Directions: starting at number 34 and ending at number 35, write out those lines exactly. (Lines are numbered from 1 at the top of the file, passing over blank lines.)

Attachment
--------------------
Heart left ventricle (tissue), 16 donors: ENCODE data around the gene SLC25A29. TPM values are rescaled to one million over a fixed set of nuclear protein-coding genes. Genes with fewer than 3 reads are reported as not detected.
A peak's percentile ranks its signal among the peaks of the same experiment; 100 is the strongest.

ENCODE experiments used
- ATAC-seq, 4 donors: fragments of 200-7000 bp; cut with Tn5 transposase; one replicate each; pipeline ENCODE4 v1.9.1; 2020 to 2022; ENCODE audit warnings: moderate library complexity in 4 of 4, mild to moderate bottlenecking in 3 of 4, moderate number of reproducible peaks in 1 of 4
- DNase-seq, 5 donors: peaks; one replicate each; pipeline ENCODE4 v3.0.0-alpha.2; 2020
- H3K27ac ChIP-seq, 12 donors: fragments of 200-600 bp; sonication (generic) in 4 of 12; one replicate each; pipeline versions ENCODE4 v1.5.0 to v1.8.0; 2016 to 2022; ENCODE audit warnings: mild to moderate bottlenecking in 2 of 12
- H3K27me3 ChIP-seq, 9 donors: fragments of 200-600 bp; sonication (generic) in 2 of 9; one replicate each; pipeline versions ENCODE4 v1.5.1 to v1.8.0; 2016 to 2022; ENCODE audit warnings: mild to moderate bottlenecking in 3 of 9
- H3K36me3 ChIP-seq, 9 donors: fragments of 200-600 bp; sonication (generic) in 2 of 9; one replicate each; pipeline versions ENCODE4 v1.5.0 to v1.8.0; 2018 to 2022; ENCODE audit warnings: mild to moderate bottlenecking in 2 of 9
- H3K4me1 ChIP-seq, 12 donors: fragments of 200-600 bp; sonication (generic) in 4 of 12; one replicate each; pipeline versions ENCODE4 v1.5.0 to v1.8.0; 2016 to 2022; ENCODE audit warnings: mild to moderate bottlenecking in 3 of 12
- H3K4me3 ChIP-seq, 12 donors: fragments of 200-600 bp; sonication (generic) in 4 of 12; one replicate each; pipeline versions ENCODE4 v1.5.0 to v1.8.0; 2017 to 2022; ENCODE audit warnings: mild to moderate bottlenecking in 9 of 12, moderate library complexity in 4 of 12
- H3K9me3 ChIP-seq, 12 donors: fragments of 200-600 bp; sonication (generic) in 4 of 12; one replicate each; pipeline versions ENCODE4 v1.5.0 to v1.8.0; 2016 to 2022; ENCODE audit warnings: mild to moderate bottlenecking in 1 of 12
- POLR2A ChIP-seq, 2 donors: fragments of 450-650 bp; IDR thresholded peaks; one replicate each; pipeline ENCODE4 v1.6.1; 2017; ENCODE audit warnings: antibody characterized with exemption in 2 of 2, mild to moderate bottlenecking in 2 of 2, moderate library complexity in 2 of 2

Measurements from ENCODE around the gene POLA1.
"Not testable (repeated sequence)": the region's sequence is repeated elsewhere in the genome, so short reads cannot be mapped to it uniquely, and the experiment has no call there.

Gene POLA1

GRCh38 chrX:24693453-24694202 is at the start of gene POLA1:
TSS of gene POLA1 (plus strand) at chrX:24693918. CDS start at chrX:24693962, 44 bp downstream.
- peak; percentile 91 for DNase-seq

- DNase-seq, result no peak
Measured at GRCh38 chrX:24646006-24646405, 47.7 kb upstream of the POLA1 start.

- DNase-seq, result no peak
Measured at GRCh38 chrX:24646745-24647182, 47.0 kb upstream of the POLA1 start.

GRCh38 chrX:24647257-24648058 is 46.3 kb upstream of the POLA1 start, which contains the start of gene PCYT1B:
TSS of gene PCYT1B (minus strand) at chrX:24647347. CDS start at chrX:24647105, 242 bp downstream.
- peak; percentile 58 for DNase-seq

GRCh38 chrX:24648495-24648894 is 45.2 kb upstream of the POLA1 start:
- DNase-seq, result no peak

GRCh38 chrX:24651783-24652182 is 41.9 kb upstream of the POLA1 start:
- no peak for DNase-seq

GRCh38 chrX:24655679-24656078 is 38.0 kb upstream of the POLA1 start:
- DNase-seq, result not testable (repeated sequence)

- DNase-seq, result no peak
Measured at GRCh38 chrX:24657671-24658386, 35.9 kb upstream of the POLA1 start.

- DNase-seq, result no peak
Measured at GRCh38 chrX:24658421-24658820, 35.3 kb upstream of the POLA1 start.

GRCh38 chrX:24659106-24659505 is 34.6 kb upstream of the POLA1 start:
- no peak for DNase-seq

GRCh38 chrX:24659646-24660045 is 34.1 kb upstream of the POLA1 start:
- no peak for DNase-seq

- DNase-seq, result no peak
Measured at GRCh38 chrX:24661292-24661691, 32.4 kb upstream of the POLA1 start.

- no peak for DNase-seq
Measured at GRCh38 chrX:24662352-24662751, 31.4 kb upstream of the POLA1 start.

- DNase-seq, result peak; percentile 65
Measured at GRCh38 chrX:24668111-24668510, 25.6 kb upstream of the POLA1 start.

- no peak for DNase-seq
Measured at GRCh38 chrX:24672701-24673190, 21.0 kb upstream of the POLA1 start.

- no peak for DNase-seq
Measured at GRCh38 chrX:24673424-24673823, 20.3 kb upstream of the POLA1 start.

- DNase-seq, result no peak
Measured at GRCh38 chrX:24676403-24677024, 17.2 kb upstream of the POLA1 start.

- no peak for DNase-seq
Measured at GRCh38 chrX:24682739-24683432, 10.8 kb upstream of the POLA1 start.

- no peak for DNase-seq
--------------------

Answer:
- DNase-seq, result no peak
Measured at GRCh38 chrX:24658421-24658820, 35.3 kb upstream of the POLA1 start.